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When grief takes over

My second pregnancy coincided with a difficult period of my life.

There was a serious family health crisis, an abundance of personal issues and a ten month old baby to look after.

Having gone through IVF to fall pregnant the first time, this baby was a complete surprise, a little miracle I was ever so grateful for, despite the timing.

As the pregnancy progressed, things got more difficult.

My stress levels were high. I was frequently sad.

Severe morning sickness prompted feelings of guilt that I was too sick to be a “good mum” to my toddler.

And as all of these feelings continued to build inside me, I was terrified I was putting my unborn baby at risk.

We constantly hear well-meaning proclamations that stress can cause miscarriage, anxiety can result in a fretful baby, and a healthy body and mind is crucial for our developing babies.

And while we all want happiness, particularly during pregnancy, sometimes, no matter how hard we try, sadness takes over, stress dominates or anxiety reins.

The tendency is to fight those feelings, with the resulting fear only adding to already heightened emotions.

And what of those who experience a death during pregnancy?

You simply can’t fight grief.

And according to psychologist Dr Joann Lukins, you shouldn’t try to.

“The most important thing is for the person to allow themselves to grieve.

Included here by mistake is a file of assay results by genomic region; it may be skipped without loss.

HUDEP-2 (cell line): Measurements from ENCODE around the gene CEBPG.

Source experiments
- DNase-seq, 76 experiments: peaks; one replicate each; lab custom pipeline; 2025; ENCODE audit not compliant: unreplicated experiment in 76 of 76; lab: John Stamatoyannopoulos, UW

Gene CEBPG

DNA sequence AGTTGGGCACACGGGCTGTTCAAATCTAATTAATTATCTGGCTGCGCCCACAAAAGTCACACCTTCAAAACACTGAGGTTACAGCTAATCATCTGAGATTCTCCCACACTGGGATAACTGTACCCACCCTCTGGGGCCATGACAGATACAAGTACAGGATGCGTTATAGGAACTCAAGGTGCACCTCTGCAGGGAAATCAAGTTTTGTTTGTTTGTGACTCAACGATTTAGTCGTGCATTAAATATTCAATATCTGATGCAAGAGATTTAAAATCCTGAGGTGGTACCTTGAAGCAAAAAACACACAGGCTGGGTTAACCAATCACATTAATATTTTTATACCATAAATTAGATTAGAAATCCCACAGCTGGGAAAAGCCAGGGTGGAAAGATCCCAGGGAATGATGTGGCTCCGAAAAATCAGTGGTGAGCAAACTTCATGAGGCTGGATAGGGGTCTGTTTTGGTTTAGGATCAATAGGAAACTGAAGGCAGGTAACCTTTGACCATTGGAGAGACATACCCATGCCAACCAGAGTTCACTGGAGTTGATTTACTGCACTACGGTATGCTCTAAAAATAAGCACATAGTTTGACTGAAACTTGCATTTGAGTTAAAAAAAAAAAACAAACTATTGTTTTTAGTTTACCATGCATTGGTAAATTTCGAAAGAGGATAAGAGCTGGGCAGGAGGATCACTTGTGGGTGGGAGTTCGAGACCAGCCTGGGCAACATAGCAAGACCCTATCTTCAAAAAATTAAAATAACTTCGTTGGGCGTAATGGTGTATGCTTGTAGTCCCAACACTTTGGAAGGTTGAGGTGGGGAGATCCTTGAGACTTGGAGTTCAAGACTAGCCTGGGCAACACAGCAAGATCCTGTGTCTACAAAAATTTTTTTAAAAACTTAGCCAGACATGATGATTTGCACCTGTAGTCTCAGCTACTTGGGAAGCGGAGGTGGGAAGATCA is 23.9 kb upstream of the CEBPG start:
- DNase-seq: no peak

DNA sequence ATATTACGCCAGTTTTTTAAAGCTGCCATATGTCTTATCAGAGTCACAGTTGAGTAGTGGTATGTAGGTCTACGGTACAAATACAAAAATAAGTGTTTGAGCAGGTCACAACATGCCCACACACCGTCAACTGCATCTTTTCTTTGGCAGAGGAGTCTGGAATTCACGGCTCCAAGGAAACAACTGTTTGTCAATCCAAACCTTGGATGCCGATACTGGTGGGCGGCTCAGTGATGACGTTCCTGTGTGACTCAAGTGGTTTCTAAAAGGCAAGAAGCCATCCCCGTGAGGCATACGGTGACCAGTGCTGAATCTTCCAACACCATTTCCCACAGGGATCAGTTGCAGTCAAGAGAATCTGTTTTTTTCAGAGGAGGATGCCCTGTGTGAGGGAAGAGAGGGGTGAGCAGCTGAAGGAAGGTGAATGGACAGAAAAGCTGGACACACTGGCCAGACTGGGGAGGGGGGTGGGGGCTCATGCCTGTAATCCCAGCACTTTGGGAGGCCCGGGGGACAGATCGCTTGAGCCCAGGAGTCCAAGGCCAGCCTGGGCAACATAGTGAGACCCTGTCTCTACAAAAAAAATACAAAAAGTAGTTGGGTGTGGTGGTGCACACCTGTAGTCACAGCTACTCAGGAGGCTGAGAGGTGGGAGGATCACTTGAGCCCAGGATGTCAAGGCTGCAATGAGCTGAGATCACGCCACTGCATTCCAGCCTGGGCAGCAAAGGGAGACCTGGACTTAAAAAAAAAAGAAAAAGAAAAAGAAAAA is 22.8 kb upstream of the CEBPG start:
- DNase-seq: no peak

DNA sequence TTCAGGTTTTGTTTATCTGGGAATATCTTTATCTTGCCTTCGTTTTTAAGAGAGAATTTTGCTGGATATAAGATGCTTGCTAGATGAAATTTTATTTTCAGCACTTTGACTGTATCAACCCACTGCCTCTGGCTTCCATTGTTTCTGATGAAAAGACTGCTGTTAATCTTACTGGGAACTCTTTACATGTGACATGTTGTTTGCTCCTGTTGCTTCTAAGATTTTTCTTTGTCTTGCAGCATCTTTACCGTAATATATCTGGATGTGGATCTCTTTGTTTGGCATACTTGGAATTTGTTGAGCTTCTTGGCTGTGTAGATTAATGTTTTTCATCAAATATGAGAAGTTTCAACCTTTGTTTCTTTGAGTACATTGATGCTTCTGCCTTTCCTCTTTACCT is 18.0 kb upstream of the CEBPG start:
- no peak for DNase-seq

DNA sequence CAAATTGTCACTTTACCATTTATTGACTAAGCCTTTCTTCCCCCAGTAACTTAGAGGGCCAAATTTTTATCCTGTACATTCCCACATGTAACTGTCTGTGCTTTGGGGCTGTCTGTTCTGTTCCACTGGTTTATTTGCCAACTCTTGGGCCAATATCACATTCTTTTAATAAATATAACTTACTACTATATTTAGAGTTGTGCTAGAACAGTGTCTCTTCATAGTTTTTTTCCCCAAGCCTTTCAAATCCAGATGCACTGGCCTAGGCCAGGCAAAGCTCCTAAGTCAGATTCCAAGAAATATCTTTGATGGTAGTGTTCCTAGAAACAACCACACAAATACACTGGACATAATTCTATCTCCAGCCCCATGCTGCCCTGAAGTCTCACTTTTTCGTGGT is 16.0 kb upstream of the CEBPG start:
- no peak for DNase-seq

“It is far better to experience the emotions than to try and push them away and pretend they aren’t there.

“Bottling your emotions doesn’t help you and releasing feelings of great sadness is an important part of moving forward and healing.”

It’s important to remember that women have given birth to healthy babies in the most difficult of circumstances – through grief, divorce, even after battling on the frontline.

Although you can’t make sadness go away, there are things you can do to manage your negative emotions, says Dr Lukins, which is particularly important for your own health during pregnancy.

Practice good self-care

“It is important to be kind to yourself – rest when you need to, cry when you need to, look after yourself, try to eat well, get outside into the fresh environment, and talk to others if you wish to, whether it’s friends or a professional.”

Experience happiness when it comes along

“Imagine you are 4 months pregnant and experience a loss in October.  It is ok if on Christmas day you experience some joy.

“People often feel guilty for feeling happy in times of sadness.  Life is about experiencing a range of emotions – it’s ok to smile.”

Accept and acknowledge your feelings

“Grief offers a melting pot of human emotions: denial and disbelief, sadness, anger, fear, depression, fondness, love, acceptance.

“There is no rule book.

“Accept the emotions you are feeling and if they become overwhelming, seek help – talk to a friend, a family member, a counsellor, a GP, a minister – anyone who will listen and support you.”

Don’t add worry and grief to the mix

After a tumultuous period during my pregnancy, my baby was born happy and healthy, relaxed and calm and remained that way into childhood.

So if you are going through a rough time, don’t worry or feel guilty for being sad or angry, but rather pop your hands on your tummy, and take comfort in the fact that you have a little person by your side, expecting nothing more from you than love.

And no amount of sadness can take that away.

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